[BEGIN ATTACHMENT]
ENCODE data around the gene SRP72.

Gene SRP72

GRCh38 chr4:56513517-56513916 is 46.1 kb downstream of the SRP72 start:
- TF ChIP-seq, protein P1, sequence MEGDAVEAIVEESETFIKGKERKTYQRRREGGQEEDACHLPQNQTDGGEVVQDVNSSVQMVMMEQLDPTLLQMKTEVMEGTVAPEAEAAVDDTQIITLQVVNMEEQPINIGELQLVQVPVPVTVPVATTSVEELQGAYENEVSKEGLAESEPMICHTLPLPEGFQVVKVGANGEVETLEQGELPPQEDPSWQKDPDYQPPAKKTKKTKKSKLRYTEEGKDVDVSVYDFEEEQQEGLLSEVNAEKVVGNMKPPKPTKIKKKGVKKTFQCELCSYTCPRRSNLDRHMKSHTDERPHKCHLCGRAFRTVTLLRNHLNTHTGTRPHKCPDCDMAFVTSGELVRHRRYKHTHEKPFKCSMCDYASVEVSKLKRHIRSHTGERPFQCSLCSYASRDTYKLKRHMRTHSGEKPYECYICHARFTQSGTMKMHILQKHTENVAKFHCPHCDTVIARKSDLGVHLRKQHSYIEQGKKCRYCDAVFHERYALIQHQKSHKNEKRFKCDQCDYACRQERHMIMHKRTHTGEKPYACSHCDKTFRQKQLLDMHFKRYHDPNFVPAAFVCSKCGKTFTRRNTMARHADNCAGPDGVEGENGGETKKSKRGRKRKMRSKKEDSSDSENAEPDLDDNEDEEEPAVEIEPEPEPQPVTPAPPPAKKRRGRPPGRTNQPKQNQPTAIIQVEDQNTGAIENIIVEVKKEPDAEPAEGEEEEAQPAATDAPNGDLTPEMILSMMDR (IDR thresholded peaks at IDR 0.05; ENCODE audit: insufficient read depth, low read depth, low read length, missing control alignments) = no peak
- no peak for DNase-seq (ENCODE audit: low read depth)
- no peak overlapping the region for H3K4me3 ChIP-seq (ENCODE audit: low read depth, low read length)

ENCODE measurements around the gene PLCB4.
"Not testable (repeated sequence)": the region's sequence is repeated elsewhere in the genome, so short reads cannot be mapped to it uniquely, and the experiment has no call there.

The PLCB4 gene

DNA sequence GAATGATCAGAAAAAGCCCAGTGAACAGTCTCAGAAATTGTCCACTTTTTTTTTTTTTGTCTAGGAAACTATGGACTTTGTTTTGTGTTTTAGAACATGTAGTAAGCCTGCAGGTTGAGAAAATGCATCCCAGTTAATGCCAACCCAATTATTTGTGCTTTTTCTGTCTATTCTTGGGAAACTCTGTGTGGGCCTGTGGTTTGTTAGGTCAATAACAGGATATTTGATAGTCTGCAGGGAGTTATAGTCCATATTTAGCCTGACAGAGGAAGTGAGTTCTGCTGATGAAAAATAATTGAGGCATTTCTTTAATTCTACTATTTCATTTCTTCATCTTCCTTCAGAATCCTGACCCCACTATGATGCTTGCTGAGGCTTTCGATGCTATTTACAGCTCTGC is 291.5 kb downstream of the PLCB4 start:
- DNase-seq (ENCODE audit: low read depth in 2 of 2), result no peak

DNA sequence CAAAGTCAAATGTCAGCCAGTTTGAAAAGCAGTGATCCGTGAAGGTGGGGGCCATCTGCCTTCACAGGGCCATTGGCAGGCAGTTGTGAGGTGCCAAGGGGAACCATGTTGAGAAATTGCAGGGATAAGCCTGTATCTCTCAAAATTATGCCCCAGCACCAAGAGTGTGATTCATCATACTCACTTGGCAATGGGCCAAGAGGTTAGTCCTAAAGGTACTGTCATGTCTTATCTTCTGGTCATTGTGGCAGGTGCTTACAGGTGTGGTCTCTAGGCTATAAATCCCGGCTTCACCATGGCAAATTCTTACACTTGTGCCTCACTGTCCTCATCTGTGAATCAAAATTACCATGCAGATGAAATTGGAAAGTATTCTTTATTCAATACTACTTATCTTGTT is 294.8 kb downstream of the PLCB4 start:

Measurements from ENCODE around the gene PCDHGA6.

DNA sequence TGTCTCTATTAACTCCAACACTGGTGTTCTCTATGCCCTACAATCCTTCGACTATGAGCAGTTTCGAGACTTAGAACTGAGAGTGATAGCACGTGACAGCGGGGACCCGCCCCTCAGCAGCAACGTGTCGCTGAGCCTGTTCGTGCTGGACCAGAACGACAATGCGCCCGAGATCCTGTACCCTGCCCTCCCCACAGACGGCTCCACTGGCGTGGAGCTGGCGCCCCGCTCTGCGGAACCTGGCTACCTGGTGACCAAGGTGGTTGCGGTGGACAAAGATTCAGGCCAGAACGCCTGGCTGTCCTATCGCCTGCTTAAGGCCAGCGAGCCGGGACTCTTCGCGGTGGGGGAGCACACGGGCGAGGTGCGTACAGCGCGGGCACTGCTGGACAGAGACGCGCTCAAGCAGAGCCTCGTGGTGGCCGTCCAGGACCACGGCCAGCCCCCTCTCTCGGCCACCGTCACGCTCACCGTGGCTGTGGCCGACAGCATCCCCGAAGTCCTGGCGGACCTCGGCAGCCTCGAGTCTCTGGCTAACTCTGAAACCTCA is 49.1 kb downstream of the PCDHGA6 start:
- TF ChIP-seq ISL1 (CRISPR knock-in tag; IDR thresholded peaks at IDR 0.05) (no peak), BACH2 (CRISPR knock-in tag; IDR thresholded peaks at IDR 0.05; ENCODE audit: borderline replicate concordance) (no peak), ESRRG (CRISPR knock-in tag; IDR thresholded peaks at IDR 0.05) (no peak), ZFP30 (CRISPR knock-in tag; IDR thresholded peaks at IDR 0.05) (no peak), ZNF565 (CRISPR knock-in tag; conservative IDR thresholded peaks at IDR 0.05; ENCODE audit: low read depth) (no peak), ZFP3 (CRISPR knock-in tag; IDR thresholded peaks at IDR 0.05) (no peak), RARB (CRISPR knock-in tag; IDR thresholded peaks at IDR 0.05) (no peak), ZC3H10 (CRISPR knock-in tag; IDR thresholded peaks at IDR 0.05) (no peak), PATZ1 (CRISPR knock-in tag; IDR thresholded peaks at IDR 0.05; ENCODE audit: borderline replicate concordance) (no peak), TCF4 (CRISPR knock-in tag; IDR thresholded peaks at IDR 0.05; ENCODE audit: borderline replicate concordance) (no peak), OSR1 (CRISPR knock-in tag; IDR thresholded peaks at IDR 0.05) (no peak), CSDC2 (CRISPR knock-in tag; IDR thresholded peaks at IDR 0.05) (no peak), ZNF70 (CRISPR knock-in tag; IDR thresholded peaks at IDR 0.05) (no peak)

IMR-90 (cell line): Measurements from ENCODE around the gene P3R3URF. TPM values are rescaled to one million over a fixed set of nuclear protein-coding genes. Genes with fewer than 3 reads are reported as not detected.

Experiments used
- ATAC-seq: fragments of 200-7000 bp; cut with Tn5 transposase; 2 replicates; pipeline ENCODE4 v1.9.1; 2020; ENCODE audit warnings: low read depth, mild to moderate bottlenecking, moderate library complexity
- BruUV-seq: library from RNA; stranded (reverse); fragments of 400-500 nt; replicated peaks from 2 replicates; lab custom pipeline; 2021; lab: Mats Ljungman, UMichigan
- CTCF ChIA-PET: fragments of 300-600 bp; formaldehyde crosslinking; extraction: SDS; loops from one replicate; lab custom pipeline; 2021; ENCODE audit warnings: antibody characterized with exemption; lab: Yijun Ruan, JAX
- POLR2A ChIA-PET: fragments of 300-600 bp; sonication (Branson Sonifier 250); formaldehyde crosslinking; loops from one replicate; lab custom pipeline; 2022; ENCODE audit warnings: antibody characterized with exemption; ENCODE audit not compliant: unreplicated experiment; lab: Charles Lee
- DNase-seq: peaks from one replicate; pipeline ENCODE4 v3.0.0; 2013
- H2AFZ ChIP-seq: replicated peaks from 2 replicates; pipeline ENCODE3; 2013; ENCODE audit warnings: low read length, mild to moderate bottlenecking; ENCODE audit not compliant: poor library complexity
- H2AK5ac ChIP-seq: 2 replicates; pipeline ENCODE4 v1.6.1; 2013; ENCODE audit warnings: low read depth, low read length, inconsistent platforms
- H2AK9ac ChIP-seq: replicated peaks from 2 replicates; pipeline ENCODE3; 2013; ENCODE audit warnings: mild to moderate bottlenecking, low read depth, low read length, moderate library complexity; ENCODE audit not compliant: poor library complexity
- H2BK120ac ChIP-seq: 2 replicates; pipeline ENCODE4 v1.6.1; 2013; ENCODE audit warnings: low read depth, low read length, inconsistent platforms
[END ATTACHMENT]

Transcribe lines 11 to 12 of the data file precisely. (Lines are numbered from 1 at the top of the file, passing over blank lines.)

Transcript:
- DNase-seq (ENCODE audit: low read depth in 2 of 2), result no peak

DNA sequence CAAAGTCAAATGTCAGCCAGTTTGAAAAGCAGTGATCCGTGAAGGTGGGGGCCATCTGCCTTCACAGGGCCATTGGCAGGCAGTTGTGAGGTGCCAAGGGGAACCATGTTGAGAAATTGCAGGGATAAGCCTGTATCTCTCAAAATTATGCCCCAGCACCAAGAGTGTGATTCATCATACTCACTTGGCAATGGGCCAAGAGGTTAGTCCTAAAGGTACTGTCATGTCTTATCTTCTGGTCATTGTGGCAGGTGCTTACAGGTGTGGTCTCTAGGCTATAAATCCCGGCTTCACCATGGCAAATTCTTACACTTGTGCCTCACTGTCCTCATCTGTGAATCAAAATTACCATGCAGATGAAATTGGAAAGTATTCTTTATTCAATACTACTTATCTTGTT is 294.8 kb downstream of the PLCB4 start: